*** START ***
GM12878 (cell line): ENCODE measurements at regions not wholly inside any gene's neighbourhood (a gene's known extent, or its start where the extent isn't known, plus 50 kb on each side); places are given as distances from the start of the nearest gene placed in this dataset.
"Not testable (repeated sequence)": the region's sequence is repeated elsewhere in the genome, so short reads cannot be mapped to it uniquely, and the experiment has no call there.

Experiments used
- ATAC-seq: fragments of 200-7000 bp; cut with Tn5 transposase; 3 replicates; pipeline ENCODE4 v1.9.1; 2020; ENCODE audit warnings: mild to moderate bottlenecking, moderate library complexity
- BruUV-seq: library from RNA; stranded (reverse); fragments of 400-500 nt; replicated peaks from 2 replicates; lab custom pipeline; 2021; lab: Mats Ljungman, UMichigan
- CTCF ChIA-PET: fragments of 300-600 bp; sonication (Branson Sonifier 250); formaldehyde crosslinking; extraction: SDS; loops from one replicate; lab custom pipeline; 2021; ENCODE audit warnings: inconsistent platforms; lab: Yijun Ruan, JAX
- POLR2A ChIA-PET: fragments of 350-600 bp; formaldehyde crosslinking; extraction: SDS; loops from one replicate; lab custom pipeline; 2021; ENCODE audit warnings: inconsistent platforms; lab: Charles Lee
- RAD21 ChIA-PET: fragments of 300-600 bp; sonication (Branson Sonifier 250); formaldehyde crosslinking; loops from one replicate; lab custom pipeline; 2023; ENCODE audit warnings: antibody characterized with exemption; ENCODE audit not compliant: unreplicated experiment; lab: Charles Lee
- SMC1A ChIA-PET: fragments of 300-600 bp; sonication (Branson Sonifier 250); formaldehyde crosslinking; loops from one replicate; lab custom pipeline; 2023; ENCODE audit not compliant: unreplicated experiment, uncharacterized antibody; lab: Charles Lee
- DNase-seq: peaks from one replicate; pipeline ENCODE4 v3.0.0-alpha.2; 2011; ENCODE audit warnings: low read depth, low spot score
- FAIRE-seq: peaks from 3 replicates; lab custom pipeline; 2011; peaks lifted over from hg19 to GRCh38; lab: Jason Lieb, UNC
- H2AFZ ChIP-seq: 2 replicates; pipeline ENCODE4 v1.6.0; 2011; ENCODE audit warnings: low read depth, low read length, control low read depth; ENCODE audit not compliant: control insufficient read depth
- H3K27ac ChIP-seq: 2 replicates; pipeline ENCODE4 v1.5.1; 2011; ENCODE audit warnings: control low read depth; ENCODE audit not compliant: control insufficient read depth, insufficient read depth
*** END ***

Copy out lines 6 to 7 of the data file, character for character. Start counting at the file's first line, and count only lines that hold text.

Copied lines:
- CTCF ChIA-PET: fragments of 300-600 bp; sonication (Branson Sonifier 250); formaldehyde crosslinking; extraction: SDS; loops from one replicate; lab custom pipeline; 2021; ENCODE audit warnings: inconsistent platforms; lab: Yijun Ruan, JAX
- POLR2A ChIA-PET: fragments of 350-600 bp; formaldehyde crosslinking; extraction: SDS; loops from one replicate; lab custom pipeline; 2021; ENCODE audit warnings: inconsistent platforms; lab: Charles Lee